Month: July 2015

A Crime classic a day (10)

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Raymond Chandler, Farewell, My Lovely, Pocket Books, 212,  New York, 1943

Raymond Chandler’s Farewell, My Lovely was published by A. Knopf in 1940. It opens, memorably, with Philip Marlowe following released convict Moose Malloy into  Florian’s nightclub and searching for for  showgirl Velma Valento. Chandler without doubt the most gifted author in the noir genre and Farewell, My Lovely is one of his very best novels.

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First edition (New York, Knopf, 1940)

American Penguin Crime Fiction

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The Penguin operation in America was started in 1939, four years after the successful launch of Penguin in Britain. The collection retained the green colour code for crime Fiction books which had characterised the British covers since the 1935 publication of Penguin no. 5 (the first crime published in the collection,  Dorothy L Sayers’s The Unpleasantness at the Bellona Club). But the American market was not prepared for the sobriety of the non illustrated British covers. The  illustrations make the American covers instantly recognisable. Continue reading

A Crime Classic a Day (8)

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Rex Stout, Fer-de-Lance, A Nero Wolfe Mystery, New York, Pocket Books, 1941

The  first ten Nero Wolfe books were published by Farrar & Rinehart, a New York publishing company founded in 1929. Fer-de-Lance, published in 1934, was the first of the ten. It was published in abridged form in  The American Magazine,  in November 1934. By 1941, Howard Haycraft, writing in Murder for Pleasure, considered it to be one of the most influential Mysteries.

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Dust jacket of the first edition  (hardback) ,  Farrar & Rinehart, 1934

 

French Sleaze

 

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Bastille Day (today) seems an appropriate enough occasion to reflect on the use of a French context in US and UK paperback fiction from the golden era of crime fiction (1940s and 1950s). Far from the fireworks, musette music and petit bal du quatorze juillet, one can reflect on the often pejorative French stereotypes on which a large amount of postwar US and British publications were based. This is an opportunity to remember the importance at that time of a parallel subgenre of crime fiction, which is usually described as sleaze. Here are a few examples from US and British paperbacks, highlighting how apt the qualification is.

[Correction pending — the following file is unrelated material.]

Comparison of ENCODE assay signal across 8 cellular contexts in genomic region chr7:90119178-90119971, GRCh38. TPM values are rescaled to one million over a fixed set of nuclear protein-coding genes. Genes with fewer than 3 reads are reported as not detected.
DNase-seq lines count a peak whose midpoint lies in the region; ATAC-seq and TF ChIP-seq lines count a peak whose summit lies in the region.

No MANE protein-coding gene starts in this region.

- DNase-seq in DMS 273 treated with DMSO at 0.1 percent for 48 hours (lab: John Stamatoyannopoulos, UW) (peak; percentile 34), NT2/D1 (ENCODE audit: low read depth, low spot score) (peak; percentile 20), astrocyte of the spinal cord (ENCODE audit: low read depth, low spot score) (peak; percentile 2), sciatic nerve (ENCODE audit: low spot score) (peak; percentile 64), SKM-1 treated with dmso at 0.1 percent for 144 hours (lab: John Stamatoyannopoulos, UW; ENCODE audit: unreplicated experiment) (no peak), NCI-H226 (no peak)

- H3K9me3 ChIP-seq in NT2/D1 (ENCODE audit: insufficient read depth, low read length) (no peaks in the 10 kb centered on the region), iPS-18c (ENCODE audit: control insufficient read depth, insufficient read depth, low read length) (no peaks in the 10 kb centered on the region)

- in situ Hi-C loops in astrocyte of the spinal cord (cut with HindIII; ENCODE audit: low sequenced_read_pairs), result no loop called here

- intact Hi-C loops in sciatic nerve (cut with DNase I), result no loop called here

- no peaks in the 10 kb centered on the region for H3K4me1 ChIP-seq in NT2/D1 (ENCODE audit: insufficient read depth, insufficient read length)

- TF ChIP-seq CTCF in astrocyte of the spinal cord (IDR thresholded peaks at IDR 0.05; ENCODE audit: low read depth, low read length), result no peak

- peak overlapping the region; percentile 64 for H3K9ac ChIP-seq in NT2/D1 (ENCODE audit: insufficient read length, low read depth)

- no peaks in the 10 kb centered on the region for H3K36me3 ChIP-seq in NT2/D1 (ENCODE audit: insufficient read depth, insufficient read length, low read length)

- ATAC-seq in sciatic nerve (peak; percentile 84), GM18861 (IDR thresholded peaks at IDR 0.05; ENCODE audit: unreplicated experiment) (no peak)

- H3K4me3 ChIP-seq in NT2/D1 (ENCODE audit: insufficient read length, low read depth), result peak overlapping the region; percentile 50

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Some works by the likes of Pierre Flammêche and Paul Rénin deserve a special mention, for their great contribution to sleaze. Both were British authors of French sleaze. Paul Rénin was the penname used by Richard Goyne (1902-1957) to publish stories in “girls’ magazines”; Elsewhere he used the pseudonyms of John Courage, Aileen Grey, Scarlet Grey, Kitty Lorraine and Richard Standish. Pierre Flammêche’s real name was George Dawson. Also noteworthy are the works of Jules-Jean Morac.

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Jules-Jean Morac, Bertrand and the Blondes (Vintage Paperback), New York: Leisure Library no. 12, 1952.

Further reading :   Steve Holland, Mushroom Jungle: History of Postwar Paperback Publishing, Zardoz Books,  1993

A Crime classic a day (4)

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Georges Simenon, The Saint-Fiacre Affair, Pocket Books, 1942

L’Affaire Saint-Fiacre is one of the earliest of Simenon’s  75 well known Commissaire  Maigret novels (and 28 short stories). The investigation brings Maigret back to the village of his birth. Memories  come back to him  with all the vividness and rich textures of those of Proust. Maigret savoured the sensations of his youth again: the cold, stinging eyes, frozen fingertips, an aftertaste of coffee. Then, stepping inside the church, a blast of heat, soft light; the smell of candles and incense.

Alternative English language titles are  Maigret Goes Home and  Maigret on Home Ground.

The novel was adapted in 1959 to the screen by Jean Delannoy, with Jean Gabin.